Are all Montessori Schools Equal? The Independent School Advantage
By Monica Van Aken, Ed. D, Head of School
People often ask me who owns the Montessori franchise. Because at first glance Montessori schools may appear to offer identical educational experiences, some assume that what we offer at MMS is pretty much the same as what one might find at any other Montessori school, public or private.
The reality is that MMS offers a vastly different environment for students. MMS is an independent school accredited by, and held to the rigorous stands of, the National Association of Independent Schools (NAIS), and the reasons people pay for the independent school experience are manifold.
How are independent schools different from parochial or public schools?
- Independent schools are just that -‐ independent. They have the freedom to follow an educational mission with distinct philosophies, values, and teaching approaches.
- Families choose independent schools because they feel they are the best for their child's needs.
- Independent schools are not supported by public funds; they are supported by a combination of tuition, charitable contributions, and endowment revenue.
- Independent schools are governed by a board of trustees, not a public school board.
- Independent schools have the freedom to allow teachers to create educational experiences to meet each child's needs, without state mandates regarding curriculum, textbooks, and testing.
- Distinct though each one is, independent schools have a lot in common. They teach young people academic skills, plus the importance of hard work, leadership, personal responsibility, and good citizenship.
Some Features of Independent Schools
- High academic standards. Independent schools nurture intellectual curiosity, stimulate personal growth, and encourage critical thinking. A larger percentage of students at independent schools are enrolled in advanced courses than in public, parochial, and other private school. This is true of our own MMS graduates, most of whom enter high school enrolled in advanced level mathematics, English, science and foreign language classes.
- Small classes and individual attention. Independent schools have intimate classrooms that encourage close connections. In keeping with the Montessori philosophy, MMS lesson sizes are decidedly smaller: one-to-one in Children's House, three-to-one in Lower Elementary, and anywhere from four-to-one to at most twelve-to-one in the Upper Elementary and Junior High. Small lesson sizes ensure that students do not fall through the cracks and that teachers interact personally with students on a daily basis. This close contact makes MMS graduates good at asking for assistance or clarification when in high school and college.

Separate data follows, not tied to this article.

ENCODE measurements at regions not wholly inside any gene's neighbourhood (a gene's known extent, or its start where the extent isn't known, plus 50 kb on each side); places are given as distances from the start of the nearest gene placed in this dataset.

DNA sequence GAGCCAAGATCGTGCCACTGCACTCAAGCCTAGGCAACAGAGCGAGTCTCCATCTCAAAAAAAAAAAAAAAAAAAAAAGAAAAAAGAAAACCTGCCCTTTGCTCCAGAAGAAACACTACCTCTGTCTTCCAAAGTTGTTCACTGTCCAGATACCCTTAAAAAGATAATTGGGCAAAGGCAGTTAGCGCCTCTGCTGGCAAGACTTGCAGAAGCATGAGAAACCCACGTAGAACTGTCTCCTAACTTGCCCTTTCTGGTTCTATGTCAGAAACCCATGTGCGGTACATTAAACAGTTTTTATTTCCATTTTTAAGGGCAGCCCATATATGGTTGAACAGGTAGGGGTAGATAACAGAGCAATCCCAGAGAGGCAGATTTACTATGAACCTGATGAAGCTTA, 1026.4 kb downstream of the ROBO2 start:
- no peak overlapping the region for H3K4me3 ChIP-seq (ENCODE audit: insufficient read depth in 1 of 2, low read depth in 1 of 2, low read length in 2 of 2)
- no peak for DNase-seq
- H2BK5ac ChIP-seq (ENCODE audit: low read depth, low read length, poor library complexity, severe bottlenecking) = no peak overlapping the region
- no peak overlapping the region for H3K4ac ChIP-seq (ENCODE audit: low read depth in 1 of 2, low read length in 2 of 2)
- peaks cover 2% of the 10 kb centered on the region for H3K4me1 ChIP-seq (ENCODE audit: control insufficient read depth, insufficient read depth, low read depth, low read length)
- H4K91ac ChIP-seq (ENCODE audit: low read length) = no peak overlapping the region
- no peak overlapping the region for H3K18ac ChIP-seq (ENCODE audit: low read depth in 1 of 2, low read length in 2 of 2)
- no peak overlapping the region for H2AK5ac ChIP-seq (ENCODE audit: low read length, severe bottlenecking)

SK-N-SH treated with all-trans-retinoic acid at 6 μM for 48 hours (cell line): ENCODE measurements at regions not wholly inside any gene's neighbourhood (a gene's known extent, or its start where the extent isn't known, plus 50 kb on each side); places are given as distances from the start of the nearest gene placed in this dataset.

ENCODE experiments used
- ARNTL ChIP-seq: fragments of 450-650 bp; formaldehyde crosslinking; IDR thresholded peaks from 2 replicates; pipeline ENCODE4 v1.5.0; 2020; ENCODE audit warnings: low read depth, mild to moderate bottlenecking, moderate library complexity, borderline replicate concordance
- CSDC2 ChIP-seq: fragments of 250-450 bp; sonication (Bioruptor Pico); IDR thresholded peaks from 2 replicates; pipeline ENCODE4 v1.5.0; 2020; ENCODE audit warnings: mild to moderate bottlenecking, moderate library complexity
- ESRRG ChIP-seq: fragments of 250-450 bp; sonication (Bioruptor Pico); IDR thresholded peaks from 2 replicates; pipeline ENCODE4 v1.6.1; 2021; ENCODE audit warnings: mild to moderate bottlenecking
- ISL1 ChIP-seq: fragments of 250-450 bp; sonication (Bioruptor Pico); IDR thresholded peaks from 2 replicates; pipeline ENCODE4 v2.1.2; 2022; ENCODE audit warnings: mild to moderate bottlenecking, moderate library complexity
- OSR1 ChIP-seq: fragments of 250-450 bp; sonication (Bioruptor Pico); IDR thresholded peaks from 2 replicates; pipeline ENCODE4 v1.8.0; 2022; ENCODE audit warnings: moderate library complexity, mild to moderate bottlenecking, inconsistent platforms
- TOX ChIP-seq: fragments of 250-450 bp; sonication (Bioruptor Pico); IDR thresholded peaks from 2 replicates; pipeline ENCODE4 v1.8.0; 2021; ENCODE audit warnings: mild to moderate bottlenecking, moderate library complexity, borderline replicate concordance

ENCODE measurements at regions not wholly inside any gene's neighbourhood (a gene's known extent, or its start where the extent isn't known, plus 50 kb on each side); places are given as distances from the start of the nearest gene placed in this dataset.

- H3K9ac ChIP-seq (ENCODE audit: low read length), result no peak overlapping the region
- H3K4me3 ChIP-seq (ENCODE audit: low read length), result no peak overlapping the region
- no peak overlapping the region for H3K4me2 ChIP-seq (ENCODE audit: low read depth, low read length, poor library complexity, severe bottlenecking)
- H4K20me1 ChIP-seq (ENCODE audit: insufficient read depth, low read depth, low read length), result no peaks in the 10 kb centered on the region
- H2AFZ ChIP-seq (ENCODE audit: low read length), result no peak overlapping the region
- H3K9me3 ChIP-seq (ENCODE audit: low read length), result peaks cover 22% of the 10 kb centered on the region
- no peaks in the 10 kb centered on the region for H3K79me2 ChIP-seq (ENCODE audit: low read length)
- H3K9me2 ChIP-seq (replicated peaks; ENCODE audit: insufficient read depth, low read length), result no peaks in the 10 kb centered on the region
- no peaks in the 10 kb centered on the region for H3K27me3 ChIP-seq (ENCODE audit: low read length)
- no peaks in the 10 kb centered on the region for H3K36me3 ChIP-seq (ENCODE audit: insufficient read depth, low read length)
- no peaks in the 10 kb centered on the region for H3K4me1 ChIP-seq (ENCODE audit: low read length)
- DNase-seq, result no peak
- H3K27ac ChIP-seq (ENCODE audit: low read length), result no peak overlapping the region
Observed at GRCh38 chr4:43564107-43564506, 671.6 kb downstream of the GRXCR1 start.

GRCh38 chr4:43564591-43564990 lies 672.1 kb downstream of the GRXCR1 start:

- Excellent teachers. Our teachers teach in their own areas of expertise and are passionate about what they do. They also have the autonomy to develop a full understanding of how each student learns and what interest and motivates them.
- Education for the whole child. Independent schools nurture not only the students' intellectual ability and curiosity, but also personal growth, social awareness, and civic conscience. Opportunities extend well beyond the classroom to athletic competitions, artistic pursuits, and school leadership experiences. All MMS students bein foreign language study at age three, 50% play an instrument, 70% play a team sport, and all participate in community service, from mitten and cranberry drives to adopting beachfront along Lake Michigan.
- Inclusiveness. Independent Schools maintain vibrant student communities, and they welcome and respect each family. Nationally, students of color comprise 22.4% of total independent school enrollment, but here at MMS we enjoy an environment where a full 40% of our students come from diverse racial and international backgrounds.
- Advanced core knowledge. Private school graduates are more likely than their peers from public schools to complete advanced-level courses in key academic subject areas. According to the National Center for Educational Statistics' "National Educational Longitudinal Study" (NELS), 85% of NAIS' students study a foreign language before the eight grade, compared to 24% of students overall. The same study also showed that students at NAIS-accredited schools were more than twice as likely to complete algebra in eight grade (70% vs. 32% of all students polled). By completing gateway courses early, independent school students are able to take the most advanced courses during their final years of high school.
- Help all achieve college enrollment. The NELS Study showed that graduates of NAIS schools were nearly twice as likely as public school students to complete a four-year degree or higher (76.3% vs. 38.1%). For students from the lowest socioeconomic bracket, the results were even more dramatic. Those who attended private school in eighth grade were more than three times more likely to complete a bachelor's degree or higher by their mid-20s than those from public schools (24% to 7%).
- Emphasis on citizenship. The NELS Study showed that graduates of NAIS schools were more active in civic life as young adults. Whereas 57.4% of all students voted in a presidential election as young adults, 75.3% of participating students from NAIS schools did so. NAIS graduates were also nearly twice as likely to volunteer to work for a political campaign than the whole group.
In the end, our independence is central to our success. It gives us the freedom to provide an elevated academic experience that deeply enriches your child's unique mosaic of intellectual, physical, and moral deveo